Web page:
# Opposite velocities and lenticities

Two opposite velocities — or lenticities — are invariant over time and space.

The standard Galileian transformation in the space-time domain is

Velocity u transforms as

$u'=\frac{\mathrm{d}&space;x'}{\mathrm{d}&space;t}=&space;\frac{\mathrm{d}&space;x}{\mathrm{d}&space;t}-\frac{\mathrm{d}&space;vt}{\mathrm{d}&space;t}=u-v$

Velocity is not invariant relative to a single inertial observation, but it is relative to observations with opposite relative velocities:

That is

Harmonic velocities are opposites and so are Galileian invariant in space-time.

Similarly, the standard Galileian transformation in the time-space domain is

$t'=t-wx,\;&space;t_{2}'=t_{2},\;&space;t_{3}'=t_{3}$

Lenticity n transforms as

$n'=\frac{\mathrm{d}&space;t'}{\mathrm{d}&space;x}=&space;\frac{\mathrm{d}&space;t}{\mathrm{d}&space;x}-\frac{\mathrm{d}&space;wx}{\mathrm{d}&space;x}=n-w$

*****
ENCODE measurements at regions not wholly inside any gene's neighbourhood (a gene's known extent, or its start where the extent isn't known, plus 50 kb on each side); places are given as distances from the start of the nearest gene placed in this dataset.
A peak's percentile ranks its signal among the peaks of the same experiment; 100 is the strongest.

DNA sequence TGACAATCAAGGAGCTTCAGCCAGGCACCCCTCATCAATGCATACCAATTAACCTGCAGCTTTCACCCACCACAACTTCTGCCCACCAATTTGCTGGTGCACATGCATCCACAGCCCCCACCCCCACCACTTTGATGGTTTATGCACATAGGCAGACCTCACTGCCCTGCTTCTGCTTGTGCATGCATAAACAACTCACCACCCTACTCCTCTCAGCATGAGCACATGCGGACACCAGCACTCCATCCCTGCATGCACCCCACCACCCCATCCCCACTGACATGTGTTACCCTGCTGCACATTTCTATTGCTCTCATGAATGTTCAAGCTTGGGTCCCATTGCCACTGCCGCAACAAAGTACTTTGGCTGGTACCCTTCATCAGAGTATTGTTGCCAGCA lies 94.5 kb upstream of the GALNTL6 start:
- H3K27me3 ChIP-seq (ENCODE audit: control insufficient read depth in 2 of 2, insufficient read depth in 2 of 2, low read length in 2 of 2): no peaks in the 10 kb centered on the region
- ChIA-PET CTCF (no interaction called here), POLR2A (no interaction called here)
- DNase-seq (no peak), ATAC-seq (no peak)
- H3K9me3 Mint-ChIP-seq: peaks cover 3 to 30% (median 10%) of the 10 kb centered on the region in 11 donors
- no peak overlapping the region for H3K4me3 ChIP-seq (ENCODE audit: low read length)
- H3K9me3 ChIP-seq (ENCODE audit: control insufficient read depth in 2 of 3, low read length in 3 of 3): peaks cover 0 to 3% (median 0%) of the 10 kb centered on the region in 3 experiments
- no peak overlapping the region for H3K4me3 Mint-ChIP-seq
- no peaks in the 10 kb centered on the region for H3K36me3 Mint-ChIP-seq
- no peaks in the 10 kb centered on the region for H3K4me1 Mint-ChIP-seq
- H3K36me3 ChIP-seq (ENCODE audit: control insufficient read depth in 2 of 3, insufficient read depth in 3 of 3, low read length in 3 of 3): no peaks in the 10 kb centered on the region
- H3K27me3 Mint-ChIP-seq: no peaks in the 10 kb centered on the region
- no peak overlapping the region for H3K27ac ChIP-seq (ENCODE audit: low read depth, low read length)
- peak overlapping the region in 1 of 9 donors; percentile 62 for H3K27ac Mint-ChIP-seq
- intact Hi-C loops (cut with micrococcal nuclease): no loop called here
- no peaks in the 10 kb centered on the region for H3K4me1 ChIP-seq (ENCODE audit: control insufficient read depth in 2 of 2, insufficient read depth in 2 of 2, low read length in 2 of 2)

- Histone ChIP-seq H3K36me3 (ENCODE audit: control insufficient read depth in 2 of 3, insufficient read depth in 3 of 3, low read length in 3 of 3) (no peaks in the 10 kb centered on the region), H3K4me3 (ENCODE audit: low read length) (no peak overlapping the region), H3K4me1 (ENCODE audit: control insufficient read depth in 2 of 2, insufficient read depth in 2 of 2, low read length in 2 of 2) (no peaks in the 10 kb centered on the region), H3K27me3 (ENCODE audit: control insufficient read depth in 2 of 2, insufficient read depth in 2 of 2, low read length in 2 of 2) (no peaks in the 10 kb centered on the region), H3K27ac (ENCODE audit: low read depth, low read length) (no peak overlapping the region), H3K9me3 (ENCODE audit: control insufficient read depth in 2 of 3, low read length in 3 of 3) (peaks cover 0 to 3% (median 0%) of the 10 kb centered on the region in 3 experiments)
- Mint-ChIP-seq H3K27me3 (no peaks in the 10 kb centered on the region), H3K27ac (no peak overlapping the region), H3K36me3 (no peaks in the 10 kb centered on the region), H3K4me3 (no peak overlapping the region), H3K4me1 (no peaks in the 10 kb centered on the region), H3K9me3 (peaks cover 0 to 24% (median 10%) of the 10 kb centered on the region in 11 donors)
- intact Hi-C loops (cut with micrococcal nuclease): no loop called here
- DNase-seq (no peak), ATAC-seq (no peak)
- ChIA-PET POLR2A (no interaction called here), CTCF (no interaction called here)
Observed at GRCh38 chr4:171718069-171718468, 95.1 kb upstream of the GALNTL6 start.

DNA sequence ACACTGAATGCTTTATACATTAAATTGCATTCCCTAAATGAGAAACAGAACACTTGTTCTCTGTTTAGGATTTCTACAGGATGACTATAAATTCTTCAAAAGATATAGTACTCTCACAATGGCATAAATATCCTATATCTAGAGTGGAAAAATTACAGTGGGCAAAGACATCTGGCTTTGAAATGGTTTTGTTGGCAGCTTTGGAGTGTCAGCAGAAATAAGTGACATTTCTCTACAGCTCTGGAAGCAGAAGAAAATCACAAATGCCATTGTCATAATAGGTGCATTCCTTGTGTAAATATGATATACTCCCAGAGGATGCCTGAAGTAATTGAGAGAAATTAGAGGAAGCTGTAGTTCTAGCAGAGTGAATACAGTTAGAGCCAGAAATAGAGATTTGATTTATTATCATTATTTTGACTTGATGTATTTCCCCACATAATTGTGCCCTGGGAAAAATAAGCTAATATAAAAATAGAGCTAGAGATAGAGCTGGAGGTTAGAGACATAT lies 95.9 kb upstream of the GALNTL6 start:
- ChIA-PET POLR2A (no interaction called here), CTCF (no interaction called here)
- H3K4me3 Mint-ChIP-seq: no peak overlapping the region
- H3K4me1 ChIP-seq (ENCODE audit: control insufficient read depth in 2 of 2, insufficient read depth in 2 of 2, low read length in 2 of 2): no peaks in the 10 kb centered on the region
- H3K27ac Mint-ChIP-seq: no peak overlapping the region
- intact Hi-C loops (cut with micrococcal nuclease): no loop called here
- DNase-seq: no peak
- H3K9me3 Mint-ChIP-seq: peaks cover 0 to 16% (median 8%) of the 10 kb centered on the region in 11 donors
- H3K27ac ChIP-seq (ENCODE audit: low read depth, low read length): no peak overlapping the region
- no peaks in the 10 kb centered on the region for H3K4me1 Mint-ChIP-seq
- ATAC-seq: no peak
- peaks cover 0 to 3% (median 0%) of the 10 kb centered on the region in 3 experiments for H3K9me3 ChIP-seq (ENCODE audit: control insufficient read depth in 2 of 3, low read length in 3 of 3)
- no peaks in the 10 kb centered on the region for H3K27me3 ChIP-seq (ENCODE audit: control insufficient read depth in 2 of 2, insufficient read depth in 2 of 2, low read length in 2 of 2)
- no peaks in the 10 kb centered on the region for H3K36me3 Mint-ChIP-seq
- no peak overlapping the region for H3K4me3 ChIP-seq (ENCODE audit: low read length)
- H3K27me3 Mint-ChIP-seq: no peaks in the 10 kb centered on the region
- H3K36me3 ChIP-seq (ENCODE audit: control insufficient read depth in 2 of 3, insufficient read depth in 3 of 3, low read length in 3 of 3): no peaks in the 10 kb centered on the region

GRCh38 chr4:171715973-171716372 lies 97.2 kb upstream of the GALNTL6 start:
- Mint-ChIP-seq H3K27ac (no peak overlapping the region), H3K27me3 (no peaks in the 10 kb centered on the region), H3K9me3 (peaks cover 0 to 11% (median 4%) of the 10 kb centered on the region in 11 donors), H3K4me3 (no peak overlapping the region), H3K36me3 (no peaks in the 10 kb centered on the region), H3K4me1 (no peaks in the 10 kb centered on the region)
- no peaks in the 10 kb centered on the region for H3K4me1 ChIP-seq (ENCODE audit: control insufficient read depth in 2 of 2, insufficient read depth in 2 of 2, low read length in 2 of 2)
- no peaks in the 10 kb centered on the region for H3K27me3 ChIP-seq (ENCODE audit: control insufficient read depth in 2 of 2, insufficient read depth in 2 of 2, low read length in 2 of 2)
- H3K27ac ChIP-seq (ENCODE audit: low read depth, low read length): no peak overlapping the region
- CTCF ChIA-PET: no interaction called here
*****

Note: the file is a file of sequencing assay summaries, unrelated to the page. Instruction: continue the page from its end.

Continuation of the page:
Lenticity is not invariant relative to a single inertial observation, but it is relative to observations with opposite relative lenticities:

That is

Harmonic lenticities are opposites and so are Galileian invariant in time-space. Notably, the pace of light reflected a given distance and back is invariant.

The time-space domain may be represented to a limited extent with the reciprocals of the Galileian transformation:

$\frac{1}{x'}=\frac{1}{x}-\frac{1}{vt},\;&space;\frac{1}{y'}=\frac{1}{y},\;&space;\frac{1}{z'}=\frac{1}{z}$

Velocity u transforms over distance as

$(u')^{-1}=\left&space;(\frac{\mathrm{d}&space;x'}{\mathrm{d}&space;t}&space;\right&space;)^{-1}=&space;\left&space;(\frac{\mathrm{d}&space;x}{\mathrm{d}&space;t}&space;\right&space;)^{-1}-&space;\left&space;(\frac{\mathrm{d}&space;vt}{\mathrm{d}&space;t}&space;\right&space;)^{-1}=&space;(u)^{-1}-(v)^{-1}$

Velocity is invariant relative to observations with opposite relative velocities:

$(u')^{-1}+(u')^{-1}=(u)^{-1}-(v)^{-1}+(u)^{-1}+(v)^{-1}$

That is

$(u')^{-1}=(u)^{-1}$